Scientology on trial in France

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Scientology on trial in France

Paris branch of Church of Scientology

The Church says it cannot be responsible for individuals

The Church of Scientology has gone on trial in the French capital, Paris, accused of organised fraud.

The case centres on a complaint by a woman who says she was pressured into paying large sums of money after being offered a free personality test.

The church, which is fighting the charges, denies that any mental manipulation took place.

France regards Scientology as a sect, not a religion, and the organisation could be banned if it loses the case.

It will be the first time the church has appeared as a defendant in a fraud case in France. Previous court cases have involved individual Scientologists.

Books and medication

The woman at the centre of the case says she was approached by church members in Paris 10 years ago, and offered a free personality test. But, she says, she ended up spending 21,000 euros ($29,400, £18,400) on lessons, books and medicines she was told would cure her poor mental state.

Her lawyers are arguing that the church systematically seeks to make money by means of mental pressure and the use of scientifically dubious “cures”.

A lawyer for the church, Patrick Maisonneuve, said: “We will contest every charge and prove that there was no mental manipulation.”

The church’s spokeswoman in France said it was being “hounded” by the French courts.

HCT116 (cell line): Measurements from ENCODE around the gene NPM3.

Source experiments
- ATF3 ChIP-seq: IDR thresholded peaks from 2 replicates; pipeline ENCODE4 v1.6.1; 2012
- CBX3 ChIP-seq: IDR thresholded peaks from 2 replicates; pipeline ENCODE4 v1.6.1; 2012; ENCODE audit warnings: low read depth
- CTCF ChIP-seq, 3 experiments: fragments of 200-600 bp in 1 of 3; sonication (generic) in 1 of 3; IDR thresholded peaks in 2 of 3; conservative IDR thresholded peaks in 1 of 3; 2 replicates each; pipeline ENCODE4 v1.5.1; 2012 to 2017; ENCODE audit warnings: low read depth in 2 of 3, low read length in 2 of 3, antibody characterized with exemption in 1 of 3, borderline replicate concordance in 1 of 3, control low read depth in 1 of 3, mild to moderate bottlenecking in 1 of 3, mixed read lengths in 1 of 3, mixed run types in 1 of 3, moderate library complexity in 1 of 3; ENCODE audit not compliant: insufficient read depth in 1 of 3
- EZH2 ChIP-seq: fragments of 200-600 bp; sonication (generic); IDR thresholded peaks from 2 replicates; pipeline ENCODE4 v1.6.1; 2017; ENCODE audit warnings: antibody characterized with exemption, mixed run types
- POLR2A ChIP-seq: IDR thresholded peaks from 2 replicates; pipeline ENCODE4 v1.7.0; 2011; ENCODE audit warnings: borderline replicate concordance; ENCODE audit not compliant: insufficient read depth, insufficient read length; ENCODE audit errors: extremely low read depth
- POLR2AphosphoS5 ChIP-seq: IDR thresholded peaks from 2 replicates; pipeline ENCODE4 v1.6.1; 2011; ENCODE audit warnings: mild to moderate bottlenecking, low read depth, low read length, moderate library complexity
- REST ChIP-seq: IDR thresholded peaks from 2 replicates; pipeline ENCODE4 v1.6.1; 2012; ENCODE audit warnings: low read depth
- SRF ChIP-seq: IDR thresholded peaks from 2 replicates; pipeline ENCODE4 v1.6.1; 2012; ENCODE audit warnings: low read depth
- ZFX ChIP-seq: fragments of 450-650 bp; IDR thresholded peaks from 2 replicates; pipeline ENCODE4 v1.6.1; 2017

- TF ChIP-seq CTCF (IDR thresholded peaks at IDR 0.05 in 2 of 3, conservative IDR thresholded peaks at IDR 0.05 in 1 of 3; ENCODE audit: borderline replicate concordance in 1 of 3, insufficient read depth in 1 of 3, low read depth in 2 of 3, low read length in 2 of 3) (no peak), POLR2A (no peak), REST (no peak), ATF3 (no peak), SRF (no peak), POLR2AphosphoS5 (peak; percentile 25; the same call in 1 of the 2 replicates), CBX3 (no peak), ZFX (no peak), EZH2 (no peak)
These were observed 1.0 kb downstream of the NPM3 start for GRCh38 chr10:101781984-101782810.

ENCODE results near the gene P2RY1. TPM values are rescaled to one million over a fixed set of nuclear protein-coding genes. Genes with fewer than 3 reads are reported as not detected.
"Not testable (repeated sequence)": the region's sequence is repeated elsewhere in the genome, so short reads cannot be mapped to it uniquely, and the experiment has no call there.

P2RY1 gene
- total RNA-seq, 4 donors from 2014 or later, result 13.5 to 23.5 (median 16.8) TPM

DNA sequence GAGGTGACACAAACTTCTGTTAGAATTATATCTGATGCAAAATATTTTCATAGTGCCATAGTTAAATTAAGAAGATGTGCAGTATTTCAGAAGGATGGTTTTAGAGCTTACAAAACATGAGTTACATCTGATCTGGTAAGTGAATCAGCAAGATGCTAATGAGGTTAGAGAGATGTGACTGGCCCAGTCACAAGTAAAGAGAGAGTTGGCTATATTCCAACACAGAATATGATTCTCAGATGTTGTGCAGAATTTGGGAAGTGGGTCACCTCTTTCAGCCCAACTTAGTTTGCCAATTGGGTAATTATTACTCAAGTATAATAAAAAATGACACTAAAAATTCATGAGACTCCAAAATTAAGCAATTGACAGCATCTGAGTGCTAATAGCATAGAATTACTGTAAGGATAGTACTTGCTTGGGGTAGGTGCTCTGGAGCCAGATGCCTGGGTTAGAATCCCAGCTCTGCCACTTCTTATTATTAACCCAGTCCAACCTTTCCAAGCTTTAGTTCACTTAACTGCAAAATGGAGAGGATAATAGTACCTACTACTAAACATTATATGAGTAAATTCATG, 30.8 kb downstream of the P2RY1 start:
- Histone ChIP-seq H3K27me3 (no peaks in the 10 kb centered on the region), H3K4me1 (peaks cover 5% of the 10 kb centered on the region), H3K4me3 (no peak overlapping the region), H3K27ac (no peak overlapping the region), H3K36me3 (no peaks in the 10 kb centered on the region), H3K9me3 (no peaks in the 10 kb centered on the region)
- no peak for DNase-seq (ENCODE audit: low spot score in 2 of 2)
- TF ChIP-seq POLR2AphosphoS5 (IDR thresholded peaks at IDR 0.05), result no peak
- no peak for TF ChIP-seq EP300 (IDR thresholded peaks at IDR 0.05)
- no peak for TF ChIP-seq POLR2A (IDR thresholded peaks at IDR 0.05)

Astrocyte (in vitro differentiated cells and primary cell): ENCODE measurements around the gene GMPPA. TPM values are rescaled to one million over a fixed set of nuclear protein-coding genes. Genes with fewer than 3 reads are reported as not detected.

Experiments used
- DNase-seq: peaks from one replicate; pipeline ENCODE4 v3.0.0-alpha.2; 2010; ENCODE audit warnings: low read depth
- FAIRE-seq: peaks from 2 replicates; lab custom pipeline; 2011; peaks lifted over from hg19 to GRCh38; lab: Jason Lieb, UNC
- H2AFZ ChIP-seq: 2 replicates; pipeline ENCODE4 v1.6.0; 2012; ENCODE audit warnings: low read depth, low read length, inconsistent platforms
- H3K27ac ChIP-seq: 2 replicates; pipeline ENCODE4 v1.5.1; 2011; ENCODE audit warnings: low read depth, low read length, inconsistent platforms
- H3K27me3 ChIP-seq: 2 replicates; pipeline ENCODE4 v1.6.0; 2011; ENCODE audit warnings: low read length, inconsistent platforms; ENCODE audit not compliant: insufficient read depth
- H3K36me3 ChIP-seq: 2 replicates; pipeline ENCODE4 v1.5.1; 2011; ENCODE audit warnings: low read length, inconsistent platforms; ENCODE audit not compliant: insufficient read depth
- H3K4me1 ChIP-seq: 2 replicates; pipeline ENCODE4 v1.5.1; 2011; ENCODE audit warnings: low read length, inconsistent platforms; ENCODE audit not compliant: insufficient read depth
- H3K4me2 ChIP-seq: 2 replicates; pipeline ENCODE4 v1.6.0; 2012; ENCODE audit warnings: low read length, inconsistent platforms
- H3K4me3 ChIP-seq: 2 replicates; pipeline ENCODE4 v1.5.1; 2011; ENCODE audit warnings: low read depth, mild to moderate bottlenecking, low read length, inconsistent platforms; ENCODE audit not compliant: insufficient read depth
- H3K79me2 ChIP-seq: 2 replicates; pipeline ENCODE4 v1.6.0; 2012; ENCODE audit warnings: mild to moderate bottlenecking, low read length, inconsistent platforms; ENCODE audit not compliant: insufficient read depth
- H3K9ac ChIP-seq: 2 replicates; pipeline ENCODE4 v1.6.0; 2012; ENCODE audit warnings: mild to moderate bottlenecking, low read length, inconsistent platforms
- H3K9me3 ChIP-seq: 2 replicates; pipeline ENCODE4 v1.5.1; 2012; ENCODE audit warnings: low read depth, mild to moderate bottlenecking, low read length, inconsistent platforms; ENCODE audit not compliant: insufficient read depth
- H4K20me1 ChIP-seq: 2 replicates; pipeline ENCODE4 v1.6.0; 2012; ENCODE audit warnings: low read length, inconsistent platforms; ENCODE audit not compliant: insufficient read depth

Scientology was founded in the United States in the 1954 by science-fiction writer L Ron Hubbard. High profile supporters include the Hollywood stars John Travolta and Tom Cruise.

In Germany last year, it was declared unconstitutional.

However, a Spanish court ruled that the Church of Scientology of Spain should be re-entered into the country’s register of officially recognised religions.

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2 thoughts on “Scientology on trial in France

  1. I had an aunt who was quite high up in the scientology hierarchy in South Africa. At times we argued for hours. These people can be dangerous, make no mistake about it. My aunt was quite harmless I think, but as mad a hatter.

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  2. I’ve just posted on the case of fraud at http://deligentia.wordpress.com/2009/10/28/scientology-current-problems-illustrate-susceptabilities-of-religion/ I argue that the problems are indicative of broader susceptabilities facing religion–namely, susceptability to the profit-motive and an over-estimation of religious leaders.

    If you haven’t already read it, here is a NYT article on the case: http://www.nytimes.com/2009/10/28/world/europe/28france.html?_r=1&scp=2&sq=scientology&st=cse

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